feature photo The first of more than two dozen toxic tort lawsuits filed on behalf of individuals diagnosed with brain cancer after living in the area of McCullom Lake, Illinois are set to go to trial in early June.
The McCullom Lake brain cancer lawsuits have been filed against various defendants, including Rohm and Haas, which operated a chemical plant in the area. While many defendants have settled out of court, the first trial against Rohm & Haas and other non-settling defendants is scheduled to begin in Philadelphia in a little over one month.
About 30 people out of a community of only 1,000 people have been diagnosed with various forms of brain cancer in recent years. The cancer rate in the community is extremely high, considering the national average is only 7 brain cancer cases per 100,000 people.
The number of brain cancer lawsuits for McCullom Lake residents has grown steadily since the first cases were brought in 2006.
Several of the cases were diagnosed through a $1.4 million cancer cluster class action lawsuit settlement reached with nearby Modine Manufacturing, Inc. in 2008. The original settlement fund has been used to provide numerous vouchers for pre-paid medical testing to past and present residents of the area to screen for brain cancer and brain tumors. At least two of the cases were detected through MRI scans performed for residents using the settlement medical vouchers.
Plaintiffs’ attorneys have said, despite the approaching trial, that there still could be more lawsuits filed as residents who have suffered injuries step forward.
The lawsuits contain allegations that Morton International and Rohm and Haas dumped chemicals illegally into local groundwater for decades, causing the unusually high cancer rate. Morton International owned the McCullom Lake chemical plant until 1999, when it was bought by Rohm and Haas. Rohm and Haas was purchased by Dow Chemical in April of last year.
Despite having admitted that chemicals were dumped in an eight-acre unlined pit for 20 years, Rohm and Haas has pledged to fight the lawsuits, saying their tests showed that contamination from the dumping flowed away from the village. In addition, the county tested 14 local wells and found no water contamination. However, plaintiffs contest the company’s claims about the flow of contaminants, and point out that the county tested the wells years after the company had ceased dumping, and never tested those wells while the groundwater was being contaminated.
Residents of another small town in Missouri have experienced a similar cluster of cancer, resulting in a number of brain tumor lawsuits for residents of Cameron, Missouri that allege the problems were caused by a tannery distributing toxic waste sludge to farmers for use as fertilizer on their fields. At least 70 Cameron, Missouri brain tumor cases have been diagnosed in that community of about 10,000 people.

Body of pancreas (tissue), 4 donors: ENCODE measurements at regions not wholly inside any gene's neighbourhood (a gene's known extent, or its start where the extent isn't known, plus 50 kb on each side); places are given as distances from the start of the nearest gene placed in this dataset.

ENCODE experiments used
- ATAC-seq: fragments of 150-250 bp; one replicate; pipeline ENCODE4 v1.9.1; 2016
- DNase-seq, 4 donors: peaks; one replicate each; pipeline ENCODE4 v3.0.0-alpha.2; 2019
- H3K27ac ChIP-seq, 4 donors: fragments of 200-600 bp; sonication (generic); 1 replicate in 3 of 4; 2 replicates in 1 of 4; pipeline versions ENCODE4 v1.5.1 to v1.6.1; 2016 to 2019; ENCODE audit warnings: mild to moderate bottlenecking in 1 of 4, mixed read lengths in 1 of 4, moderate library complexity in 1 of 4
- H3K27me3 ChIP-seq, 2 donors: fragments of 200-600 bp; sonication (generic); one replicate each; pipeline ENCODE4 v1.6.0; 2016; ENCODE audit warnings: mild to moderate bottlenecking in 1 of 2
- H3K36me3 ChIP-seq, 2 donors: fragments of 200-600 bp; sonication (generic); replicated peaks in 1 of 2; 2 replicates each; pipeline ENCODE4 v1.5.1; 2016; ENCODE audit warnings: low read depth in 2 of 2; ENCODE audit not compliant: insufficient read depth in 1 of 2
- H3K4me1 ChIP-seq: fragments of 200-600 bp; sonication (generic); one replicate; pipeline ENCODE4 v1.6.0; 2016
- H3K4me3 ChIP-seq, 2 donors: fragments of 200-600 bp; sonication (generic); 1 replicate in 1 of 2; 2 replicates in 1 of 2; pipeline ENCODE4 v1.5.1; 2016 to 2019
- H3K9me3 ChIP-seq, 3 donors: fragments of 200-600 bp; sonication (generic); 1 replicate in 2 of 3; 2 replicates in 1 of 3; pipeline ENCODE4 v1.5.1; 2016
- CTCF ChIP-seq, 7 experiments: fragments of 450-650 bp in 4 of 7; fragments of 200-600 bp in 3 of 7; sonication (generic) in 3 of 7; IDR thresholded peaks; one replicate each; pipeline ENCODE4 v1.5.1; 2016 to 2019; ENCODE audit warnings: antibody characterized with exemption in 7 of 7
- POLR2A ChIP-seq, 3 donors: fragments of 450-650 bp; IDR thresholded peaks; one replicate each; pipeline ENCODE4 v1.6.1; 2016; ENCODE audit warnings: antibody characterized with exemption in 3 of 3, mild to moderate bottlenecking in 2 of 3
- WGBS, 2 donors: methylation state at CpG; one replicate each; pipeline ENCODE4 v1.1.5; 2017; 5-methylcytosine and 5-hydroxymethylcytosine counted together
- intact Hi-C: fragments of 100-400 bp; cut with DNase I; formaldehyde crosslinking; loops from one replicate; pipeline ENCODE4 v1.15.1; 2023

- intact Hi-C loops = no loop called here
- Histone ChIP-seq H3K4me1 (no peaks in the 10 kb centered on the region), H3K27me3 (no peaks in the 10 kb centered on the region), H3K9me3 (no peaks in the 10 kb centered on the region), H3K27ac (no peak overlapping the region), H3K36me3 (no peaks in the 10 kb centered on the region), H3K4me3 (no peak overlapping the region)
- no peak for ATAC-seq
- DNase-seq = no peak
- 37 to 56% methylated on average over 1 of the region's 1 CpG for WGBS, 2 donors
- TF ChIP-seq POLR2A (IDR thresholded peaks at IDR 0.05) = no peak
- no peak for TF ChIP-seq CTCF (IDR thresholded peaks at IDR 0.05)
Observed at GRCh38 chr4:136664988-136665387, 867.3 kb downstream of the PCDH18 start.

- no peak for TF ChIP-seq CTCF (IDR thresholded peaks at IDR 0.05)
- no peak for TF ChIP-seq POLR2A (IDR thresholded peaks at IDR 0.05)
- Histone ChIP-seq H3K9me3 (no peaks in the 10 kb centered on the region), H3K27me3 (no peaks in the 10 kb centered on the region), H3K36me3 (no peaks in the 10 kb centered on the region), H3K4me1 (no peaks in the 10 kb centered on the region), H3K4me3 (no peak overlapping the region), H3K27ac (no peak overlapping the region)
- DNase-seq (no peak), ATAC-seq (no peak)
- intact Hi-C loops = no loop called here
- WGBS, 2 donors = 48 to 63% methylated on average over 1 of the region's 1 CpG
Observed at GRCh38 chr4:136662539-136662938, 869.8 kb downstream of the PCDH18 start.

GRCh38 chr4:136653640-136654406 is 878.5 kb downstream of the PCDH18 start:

Sex hormones control masculinization

Couple kissing.jpg
Sex hormones controls ‘masculinization’ of the brain
A new study has uncovered some information about how sex hormones control masculinization of the brain during development and drive gender related behaviors in adult males.

Published by Cell Press in the April 29 issue of the journal Neuron , the study demonstrates that direct action of testosterone, the prototypical male hormone, is unnecessary for masculinizing the brain and behavior.

Testosterone and estrogen are thought to play an essential role in organizing and activating gender-specific patterns of behavior in sexually reproducing animals.

Testosterone is produced by the testes and directly activates the androgen receptor (AR) in target tissues such as muscle. Estrogen is produced by the ovaries and is nearly undetectable in the circulation of males of most species. However, circulating testosterone in males can be converted into estrogen in the brain, and this testosterone-derived estrogen has been shown to control many male behaviors.

"It was known that testosterone and estrogen are essential for typical male behaviors in many vertebrate species," explains the study’s senior author, Dr. Nirao M. Shah from the Department of Anatomy at the University of California, San Francisco. "However, how these two hormones interact to control masculinization of the brain and behavior remained to be established."